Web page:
The high lords and king – if present – serve as the generals. There is no “leading from behind”. Nobles are expected to fight on the battlefield alongside their men. The Prince Edward of Woodstock (the Black Prince) fought on and led the front lines in the Battle of Crecy when he was only sixteen years old.
Lower-ranking lords and their knights came next. Armor was very expensive and not all knights or lords could afford a full suit of armor. Some were not even mounted. However, knights fought on foot and on horseback, so not having a horse was not too much of a hindrance.
Untrained peasants made up most of a medieval army. Some of them have never seen a weapon before or come armed with their scythes. They will have reinforced gambesons or boiled leather as their armor. That’s it. Also, they must answer their lord’s call to battle, giving you a large portion of the army that doesn’t want to be there. It’s not all bad; peasants and their lords set a maximum number of days out of the year that the peasants are required to serve. The average number of days a peasant needs to serve in the lord’s army is forty days.
Mercenaries are an important part of warfare as well. They are often bored young noblemen, dispossessed knights, or general rabble. They have seen battle before and as a result are much better trained than your average peasant. However, mercenaries were also prone to deserting a losing army, stealing, being bribed, or even attacking their own side.
- Knights – often mounted; served as the “shock” element of medieval warfare
- Pikemen – countermeasure against charging knights; first line of an army’s defense
- Archers – countermeasure against charging knights and infantry; often had to carry a shield to hide behind if fighting in a pitched battle; mostly peasants/yeomen; considered the lowest of the low by most nobles
- Infantry – mostly peasants; defended the baggage train; biggest part of the army; often served a defensive role, holding off the enemy so the knights could retreat behind friendly lines to catch their breath or organize a charge
- The king controls the whole army
- A high lord controls a “battle” or a unit of several thousand men. A typical medieval army had three to five battles. One battle could make up the entire rearguard, while another made up the vanguard, and the rest was the centre
- Within the battles were conrois, which was a group of ten to twenty related or friendly knights
- Equal in size with the conrois was the lance. A single knight controlled the lance. In the 14th century, a lance was one armored knight and several mounted archers. By the 15th century, a lance could be one armored knight, his squire, an armored sergeant, three mounted archers, a pikeman, and a handgunner.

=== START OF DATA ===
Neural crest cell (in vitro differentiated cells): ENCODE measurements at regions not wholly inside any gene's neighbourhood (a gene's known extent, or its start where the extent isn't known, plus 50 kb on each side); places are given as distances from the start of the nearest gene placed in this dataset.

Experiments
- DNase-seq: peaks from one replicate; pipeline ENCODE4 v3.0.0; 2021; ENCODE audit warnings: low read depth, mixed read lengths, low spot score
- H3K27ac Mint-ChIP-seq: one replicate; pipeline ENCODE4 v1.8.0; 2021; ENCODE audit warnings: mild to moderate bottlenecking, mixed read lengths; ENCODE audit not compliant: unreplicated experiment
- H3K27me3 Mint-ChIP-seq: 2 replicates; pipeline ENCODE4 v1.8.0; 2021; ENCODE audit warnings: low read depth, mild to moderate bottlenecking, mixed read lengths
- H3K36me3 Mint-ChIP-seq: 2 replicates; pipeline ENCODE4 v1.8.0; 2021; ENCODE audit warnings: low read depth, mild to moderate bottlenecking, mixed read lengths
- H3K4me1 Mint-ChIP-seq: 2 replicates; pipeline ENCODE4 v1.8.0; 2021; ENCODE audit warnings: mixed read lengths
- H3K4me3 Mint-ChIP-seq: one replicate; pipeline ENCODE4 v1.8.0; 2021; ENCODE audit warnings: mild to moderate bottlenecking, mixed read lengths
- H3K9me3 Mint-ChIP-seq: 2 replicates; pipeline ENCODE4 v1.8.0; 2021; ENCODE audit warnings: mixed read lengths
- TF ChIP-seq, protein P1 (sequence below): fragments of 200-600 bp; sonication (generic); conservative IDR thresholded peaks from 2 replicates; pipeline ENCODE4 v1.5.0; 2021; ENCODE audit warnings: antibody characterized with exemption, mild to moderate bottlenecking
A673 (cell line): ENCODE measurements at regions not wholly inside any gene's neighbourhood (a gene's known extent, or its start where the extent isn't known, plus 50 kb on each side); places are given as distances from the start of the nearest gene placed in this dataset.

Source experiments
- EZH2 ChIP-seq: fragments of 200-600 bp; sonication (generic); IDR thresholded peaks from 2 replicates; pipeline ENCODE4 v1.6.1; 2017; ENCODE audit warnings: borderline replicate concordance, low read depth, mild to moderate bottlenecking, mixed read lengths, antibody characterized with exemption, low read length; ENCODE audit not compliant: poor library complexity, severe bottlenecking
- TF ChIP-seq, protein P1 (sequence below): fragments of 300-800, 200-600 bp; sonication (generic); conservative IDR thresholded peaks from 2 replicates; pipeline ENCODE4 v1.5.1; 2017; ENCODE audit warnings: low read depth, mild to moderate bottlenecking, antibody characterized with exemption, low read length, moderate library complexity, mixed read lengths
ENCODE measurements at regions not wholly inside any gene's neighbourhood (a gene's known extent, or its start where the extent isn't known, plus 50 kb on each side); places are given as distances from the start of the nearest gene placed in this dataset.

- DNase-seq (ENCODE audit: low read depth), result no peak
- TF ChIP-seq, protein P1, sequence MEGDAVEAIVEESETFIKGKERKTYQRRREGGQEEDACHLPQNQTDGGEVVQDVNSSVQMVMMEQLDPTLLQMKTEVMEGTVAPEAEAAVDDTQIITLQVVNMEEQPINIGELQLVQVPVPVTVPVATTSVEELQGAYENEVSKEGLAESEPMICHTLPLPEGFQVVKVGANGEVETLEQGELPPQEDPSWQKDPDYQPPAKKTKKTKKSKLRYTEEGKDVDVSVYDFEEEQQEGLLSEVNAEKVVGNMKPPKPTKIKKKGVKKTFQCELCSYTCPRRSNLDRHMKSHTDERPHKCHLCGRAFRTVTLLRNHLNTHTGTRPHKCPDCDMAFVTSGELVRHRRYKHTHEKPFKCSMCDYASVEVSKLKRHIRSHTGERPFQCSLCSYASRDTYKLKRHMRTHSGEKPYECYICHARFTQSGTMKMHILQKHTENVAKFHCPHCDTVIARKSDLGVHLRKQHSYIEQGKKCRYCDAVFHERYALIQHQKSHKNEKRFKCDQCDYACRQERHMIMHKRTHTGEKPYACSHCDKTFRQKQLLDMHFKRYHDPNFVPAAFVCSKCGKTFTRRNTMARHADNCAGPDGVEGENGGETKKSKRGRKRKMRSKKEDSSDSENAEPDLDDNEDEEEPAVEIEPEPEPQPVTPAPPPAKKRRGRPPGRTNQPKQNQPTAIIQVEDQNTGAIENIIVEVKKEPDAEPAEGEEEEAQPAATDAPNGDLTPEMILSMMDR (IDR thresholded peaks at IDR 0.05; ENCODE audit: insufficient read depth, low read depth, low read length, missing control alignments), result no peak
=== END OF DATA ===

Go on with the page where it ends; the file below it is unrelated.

Each subdivision of the army has its own flag, banner, sigil, or other standard. The flag was important in signaling maneuvers and stood high above the fighting to serve as a rallying point. It was also the symbol of an individual lord or nobleman. Losing the flag was considered extremely disgraceful.
Pitched battles were where two opposing sides agreed on a time and place to fight. The first thing you need to know about pitched battles is that they were extremely rare in the medieval world. In the entirety of the Hundred Years’ War, there were only three “big battles” with nobility present on both sides. The moral reason for avoiding pitched battles was religion. Most believed God would let the “righteous” side to win. While the righteous side was obvious when the Christians fought the Muslims, setting Christians against Christians muddled the matter entirely. Neither side wanted to be proved as the “evil” one. (Some Christians justified this by claiming God had inflicted a defeat against the morally righteous side merely to test their faith.)
The practical reason for avoiding pitched battles was the contemporary military doctrine. Common wisdom of the time held that capturing castles and other fortifications would lead to victory. After all, once a castle fell, the lands it owned also fell to the conquerors. Medieval warfare mostly consisted of leapfrogging from castle to castle until you or the enemy gave up
Chivalry on the battlefield demanded that knights would not sneak-attack other knights, kill helpless men even if they were the enemy, maintain all loyalties previously made, refrain from targeting a knight’s horse to bring him down, not attack an unarmored knight, accept the enemy’s surrender without inflicting further damage, and so on. Some knights took it seriously. (There is one case of a castellan surrendering his castle merely because he was impressed a certain lord was besieging him.) Most … didn’t.
Chivalry, when practiced only by one side, put the other side at a distinct advantage. Most pitched battles discarded chivalry altogether, especially the rule about not inflicting further damage after a surrender.
Archers had the worst of it. Knights hated archers because they were often peasants, and could bring down a knight while standing two hundred yards away – like a coward. Captured archers could expect no mercy. At the very least, their hands would be chopped off so they could never wield a bow again. At the worst, they served as human dummies for sword practice.
~Note: To learn more, read the fabulous book Fighting Techniques of the Medieval World, by Matthew Bennett, Jim Bradbury, Kelly DeVries, Iain Dickie, and Phyllis G. Jestice~